16Which are blackish by reason of the ice, and wherein the snow is hid:
17What time they wax warm, they vanish: when it is hot, they are consumed out of their place.
18The paths of their way are turned aside; they go to nothing, and perish.
20They were confounded because they had hoped; they came thither, and were ashamed.
21For now ye are nothing; ye see my casting down, and are afraid.
22Did I say, Bring unto me? or, Give a reward for me of your substance?
23Or, Deliver me from the enemy’s hand? or, Redeem me from the hand of the mighty?
24Teach me, and I will hold my tongue: and cause me to understand wherein I have erred.
25How forcible are right words! but what doth your arguing reprove?
26Do ye imagine to reprove words, and the speeches of one that is desperate, which are as wind?
27Yea, ye overwhelm the fatherless, and ye dig a pit for your friend.
28Now therefore be content, look upon me; for it is evident unto you if I lie.
29Return, I pray you, let it not be iniquity; yea, return again, my righteousness is in it.
30Is there iniquity in my tongue? cannot my taste discern perverse things?
1Is there not an appointed time to man upon earth? are not his days also like the days of an hireling?
2As a servant earnestly desireth the shadow, and as an hireling looketh for the reward of his work:
3So am I made to possess months of vanity, and wearisome nights are appointed to me.
4When I lie down, I say, When shall I arise, and the night be gone? and I am full of tossings to and fro unto the dawning of the day.
5My flesh is clothed with worms and clods of dust; my skin is broken, and become loathsome.
6My days are swifter than a weaver’s shuttle, and are spent without hope.
7O remember that my life is wind: mine eye shall no more see good.
8The eye of him that hath seen me shall see me no more: thine eyes are upon me, and I am not.
9As the cloud is consumed and vanisheth away: so he that goeth down to the grave shall come up no more.
10He shall return no more to his house, neither shall his place know him any more.
11Therefore I will not refrain my mouth; I will speak in the anguish of my spirit; I will complain in the bitterness of my soul.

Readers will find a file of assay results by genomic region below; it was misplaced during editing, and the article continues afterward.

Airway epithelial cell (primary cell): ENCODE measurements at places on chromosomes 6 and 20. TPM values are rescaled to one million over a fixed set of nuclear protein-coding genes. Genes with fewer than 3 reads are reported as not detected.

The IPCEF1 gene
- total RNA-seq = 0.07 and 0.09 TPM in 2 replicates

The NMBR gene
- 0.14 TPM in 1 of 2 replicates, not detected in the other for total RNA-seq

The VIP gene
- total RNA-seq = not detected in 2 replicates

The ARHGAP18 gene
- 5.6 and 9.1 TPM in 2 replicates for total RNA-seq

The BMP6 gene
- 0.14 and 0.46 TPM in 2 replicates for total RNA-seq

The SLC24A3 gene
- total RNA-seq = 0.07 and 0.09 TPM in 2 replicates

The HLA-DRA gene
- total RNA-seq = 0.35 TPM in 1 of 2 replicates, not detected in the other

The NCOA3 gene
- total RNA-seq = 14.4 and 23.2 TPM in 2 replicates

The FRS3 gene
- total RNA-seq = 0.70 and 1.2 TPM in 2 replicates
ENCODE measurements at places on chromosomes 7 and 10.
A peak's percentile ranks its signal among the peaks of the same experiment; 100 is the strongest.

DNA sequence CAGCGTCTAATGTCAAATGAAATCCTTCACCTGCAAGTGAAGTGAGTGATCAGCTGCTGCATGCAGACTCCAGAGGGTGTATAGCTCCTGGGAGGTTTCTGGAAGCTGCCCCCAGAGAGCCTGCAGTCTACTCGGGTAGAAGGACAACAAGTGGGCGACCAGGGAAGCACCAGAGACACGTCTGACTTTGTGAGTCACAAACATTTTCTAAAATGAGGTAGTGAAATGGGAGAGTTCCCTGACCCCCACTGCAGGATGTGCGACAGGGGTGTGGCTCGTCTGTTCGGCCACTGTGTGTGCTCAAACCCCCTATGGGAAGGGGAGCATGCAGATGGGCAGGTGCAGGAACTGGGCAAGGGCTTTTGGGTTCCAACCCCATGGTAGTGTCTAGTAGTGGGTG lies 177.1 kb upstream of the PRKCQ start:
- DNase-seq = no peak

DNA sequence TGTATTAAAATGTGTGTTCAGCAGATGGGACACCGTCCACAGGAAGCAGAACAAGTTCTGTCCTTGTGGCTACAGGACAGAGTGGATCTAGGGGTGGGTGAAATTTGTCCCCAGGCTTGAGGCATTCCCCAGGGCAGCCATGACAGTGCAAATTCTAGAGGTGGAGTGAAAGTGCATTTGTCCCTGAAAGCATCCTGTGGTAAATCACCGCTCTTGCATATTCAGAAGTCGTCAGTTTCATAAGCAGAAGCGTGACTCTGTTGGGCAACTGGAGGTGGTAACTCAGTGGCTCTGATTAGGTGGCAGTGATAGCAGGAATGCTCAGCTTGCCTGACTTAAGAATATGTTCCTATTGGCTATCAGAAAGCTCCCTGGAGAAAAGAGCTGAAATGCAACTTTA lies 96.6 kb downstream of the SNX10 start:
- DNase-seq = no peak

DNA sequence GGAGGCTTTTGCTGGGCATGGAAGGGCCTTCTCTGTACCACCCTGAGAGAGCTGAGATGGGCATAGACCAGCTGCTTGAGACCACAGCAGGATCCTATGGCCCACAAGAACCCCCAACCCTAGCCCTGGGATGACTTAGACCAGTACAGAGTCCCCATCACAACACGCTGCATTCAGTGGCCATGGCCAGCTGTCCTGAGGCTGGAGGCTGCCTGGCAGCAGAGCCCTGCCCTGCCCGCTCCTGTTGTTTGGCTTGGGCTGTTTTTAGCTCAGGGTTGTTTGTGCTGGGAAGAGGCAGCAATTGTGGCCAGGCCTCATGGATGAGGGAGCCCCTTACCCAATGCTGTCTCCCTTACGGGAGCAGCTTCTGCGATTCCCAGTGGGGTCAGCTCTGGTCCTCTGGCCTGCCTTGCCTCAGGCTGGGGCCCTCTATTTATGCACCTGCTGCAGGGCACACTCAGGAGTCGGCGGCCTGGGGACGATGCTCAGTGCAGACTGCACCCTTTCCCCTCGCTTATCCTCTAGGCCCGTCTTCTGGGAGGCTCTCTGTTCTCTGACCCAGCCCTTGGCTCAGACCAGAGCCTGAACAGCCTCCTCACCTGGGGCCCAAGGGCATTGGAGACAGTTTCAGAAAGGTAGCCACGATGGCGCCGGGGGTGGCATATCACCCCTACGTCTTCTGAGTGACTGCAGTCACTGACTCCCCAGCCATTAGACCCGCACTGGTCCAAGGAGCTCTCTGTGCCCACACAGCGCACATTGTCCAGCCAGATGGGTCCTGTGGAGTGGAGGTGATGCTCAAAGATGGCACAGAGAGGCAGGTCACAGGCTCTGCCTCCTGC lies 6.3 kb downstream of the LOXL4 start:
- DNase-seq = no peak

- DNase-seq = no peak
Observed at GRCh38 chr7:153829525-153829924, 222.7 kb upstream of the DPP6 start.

12Am I a sea, or a whale, that thou settest a watch over me?
13When I say, My bed shall comfort me, my couch shall ease my complaints;
14Then thou scarest me with dreams, and terrifiest me through visions:
15So that my soul chooseth strangling, and death rather than my life.
16I loathe it; I would not live alway: let me alone; for my days are vanity.
17What is man, that thou shouldest magnify him? and that thou shouldest set thine heart upon him?
18And that thou shouldest visit him every morning, and try him every moment?
19How long wilt thou not depart from me, nor let me alone till I swallow down my spittle?
20I have sinned; what shall I do unto thee, O thou preserver of men? why hast thou set me as a mark against thee, so that I am a burden to myself?
21And why dost thou not pardon my transgression, and take away my iniquity? for now shall I sleep in the dust; and thou shalt seek me in the morning, but I shall not be.
1Then answered Bildad the Shuhite, and said,
2How long wilt thou speak these things? and how long shall the words of thy mouth be like a strong wind?
3Doth God pervert judgment? or doth the Almighty pervert justice?
4If thy children have sinned against him, and he have cast them away for their transgression;
5If thou wouldest seek unto God betimes, and make thy supplication to the Almighty;
6If thou wert pure and upright; surely now he would awake for thee, and make the habitation of thy righteousness prosperous.
7Though thy beginning was small, yet thy latter end should greatly increase.
8For enquire, I pray thee, of the former age, and prepare thyself to the search of their fathers:
9(For we are but of yesterday, and know nothing, because our days upon earth are a shadow:)
10Shall not they teach thee, and tell thee, and utter words out of their heart?
11Can the rush grow up without mire? can the flag grow without water?
12Whilst it is yet in his greenness, and not cut down, it withereth before any other herb.
13So are the paths of all that forget God; and the hypocrite’s hope shall perish:
14Whose hope shall be cut off, and whose trust shall be a spider’s web.
15He shall lean upon his house, but it shall not stand: he shall hold it fast, but it shall not endure.
16He is green before the sun, and his branch shooteth forth in his garden.
17His roots are wrapped about the heap, and seeth the place of stones.
18If he destroy him from his place, then it shall deny him, saying, I have not seen thee.
19Behold, this is the joy of his way, and out of the earth shall others grow.
20Behold, God will not cast away a perfect man, neither will he help the evil doers:
21Till he fill thy mouth with laughing, and thy lips with rejoicing.
22They that hate thee shall be clothed with shame; and the dwelling place of the wicked shall come to nought.
So named from Job, its chief character, the book deals with an ageless question, one that is puzzling to every generation-the problem of human suffering, particularly the affliction of the righteous. The reader is given an account of the sufferings of the pious Patriarch Job, of the argument carried on between Job and his friends as to the cause of his sufferings, and finally, of the solution to his difficulty. The book’s principal aim is to refute the popular view that all suffering is the result of sin in the life of the sufferer.